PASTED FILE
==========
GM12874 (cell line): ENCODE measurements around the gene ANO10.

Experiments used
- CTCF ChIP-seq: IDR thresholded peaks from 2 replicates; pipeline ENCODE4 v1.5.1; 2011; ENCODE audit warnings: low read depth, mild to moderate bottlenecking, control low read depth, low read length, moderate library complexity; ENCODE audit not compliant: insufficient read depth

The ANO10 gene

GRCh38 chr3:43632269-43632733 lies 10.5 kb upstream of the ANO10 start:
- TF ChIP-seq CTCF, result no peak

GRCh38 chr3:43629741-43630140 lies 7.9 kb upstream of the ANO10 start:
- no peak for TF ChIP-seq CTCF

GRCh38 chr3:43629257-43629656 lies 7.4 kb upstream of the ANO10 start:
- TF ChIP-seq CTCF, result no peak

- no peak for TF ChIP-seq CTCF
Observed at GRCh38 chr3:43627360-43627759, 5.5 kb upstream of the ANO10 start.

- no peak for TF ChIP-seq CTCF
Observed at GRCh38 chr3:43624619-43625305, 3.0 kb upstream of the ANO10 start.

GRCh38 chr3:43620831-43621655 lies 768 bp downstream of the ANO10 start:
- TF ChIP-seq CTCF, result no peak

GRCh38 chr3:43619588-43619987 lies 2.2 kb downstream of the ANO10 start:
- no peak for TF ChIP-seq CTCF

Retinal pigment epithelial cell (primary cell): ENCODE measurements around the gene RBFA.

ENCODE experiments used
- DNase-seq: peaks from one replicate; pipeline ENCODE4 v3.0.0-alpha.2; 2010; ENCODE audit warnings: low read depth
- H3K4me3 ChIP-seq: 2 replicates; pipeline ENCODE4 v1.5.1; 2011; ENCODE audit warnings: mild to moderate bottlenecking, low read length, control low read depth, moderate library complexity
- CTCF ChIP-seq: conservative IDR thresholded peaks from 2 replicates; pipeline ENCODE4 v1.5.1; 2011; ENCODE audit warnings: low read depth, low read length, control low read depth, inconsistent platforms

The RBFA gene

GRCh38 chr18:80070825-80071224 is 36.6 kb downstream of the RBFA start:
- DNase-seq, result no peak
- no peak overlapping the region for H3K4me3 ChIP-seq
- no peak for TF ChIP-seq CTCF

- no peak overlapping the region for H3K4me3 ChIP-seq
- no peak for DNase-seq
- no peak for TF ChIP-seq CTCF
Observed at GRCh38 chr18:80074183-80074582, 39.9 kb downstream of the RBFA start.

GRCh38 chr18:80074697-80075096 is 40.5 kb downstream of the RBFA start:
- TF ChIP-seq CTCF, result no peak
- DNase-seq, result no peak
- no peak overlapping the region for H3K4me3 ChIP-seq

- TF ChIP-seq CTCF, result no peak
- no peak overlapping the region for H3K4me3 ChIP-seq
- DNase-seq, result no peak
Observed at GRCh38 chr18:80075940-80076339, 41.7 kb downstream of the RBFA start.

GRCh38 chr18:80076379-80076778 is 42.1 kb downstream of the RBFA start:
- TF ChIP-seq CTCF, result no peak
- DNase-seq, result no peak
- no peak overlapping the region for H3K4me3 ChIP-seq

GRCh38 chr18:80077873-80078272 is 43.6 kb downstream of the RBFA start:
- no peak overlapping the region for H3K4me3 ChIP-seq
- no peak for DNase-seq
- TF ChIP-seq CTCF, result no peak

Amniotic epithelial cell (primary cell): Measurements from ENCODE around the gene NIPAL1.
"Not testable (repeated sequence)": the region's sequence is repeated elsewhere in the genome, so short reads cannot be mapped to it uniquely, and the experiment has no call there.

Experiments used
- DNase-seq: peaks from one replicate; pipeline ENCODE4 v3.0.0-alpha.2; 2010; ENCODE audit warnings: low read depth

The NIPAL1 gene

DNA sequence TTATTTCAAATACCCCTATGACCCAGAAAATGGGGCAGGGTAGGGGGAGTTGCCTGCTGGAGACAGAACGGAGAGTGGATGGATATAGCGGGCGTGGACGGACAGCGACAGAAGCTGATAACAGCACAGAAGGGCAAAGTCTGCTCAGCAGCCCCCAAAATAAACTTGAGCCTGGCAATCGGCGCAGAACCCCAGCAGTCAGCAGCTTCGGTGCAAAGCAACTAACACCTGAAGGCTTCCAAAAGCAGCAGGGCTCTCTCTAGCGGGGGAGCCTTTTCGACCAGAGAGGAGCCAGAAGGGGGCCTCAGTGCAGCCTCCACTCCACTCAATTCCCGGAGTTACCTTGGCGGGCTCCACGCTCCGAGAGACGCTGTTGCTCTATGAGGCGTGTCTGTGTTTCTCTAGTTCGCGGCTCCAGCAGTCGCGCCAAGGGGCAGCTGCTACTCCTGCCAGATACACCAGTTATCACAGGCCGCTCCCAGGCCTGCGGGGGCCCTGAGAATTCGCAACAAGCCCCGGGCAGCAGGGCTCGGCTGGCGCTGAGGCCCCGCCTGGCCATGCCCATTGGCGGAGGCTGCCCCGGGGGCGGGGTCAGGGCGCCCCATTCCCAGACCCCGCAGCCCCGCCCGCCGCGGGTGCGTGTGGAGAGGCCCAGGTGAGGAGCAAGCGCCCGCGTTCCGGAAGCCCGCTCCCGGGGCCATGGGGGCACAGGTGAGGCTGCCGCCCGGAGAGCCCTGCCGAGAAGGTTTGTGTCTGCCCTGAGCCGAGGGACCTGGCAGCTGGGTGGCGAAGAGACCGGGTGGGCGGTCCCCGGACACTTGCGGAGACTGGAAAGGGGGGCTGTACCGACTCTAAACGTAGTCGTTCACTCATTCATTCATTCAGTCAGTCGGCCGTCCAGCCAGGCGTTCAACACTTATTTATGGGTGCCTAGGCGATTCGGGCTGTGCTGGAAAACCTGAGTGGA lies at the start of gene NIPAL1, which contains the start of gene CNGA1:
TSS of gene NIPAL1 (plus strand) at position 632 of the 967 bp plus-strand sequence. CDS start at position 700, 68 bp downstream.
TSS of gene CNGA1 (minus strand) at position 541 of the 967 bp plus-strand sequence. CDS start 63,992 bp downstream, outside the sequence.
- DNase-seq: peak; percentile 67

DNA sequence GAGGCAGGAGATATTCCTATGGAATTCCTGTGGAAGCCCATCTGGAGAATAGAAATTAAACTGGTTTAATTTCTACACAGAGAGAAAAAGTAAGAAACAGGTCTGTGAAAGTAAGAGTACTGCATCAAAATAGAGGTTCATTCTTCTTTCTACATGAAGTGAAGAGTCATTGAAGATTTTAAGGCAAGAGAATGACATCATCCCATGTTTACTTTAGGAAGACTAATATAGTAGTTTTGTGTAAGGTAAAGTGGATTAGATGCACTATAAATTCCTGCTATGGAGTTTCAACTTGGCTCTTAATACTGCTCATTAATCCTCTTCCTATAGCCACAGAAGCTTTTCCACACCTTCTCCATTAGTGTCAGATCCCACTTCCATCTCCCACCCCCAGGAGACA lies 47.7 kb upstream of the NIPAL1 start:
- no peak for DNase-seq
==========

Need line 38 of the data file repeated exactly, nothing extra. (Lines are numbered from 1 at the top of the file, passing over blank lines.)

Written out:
- no peak overlapping the region for H3K4me3 ChIP-seq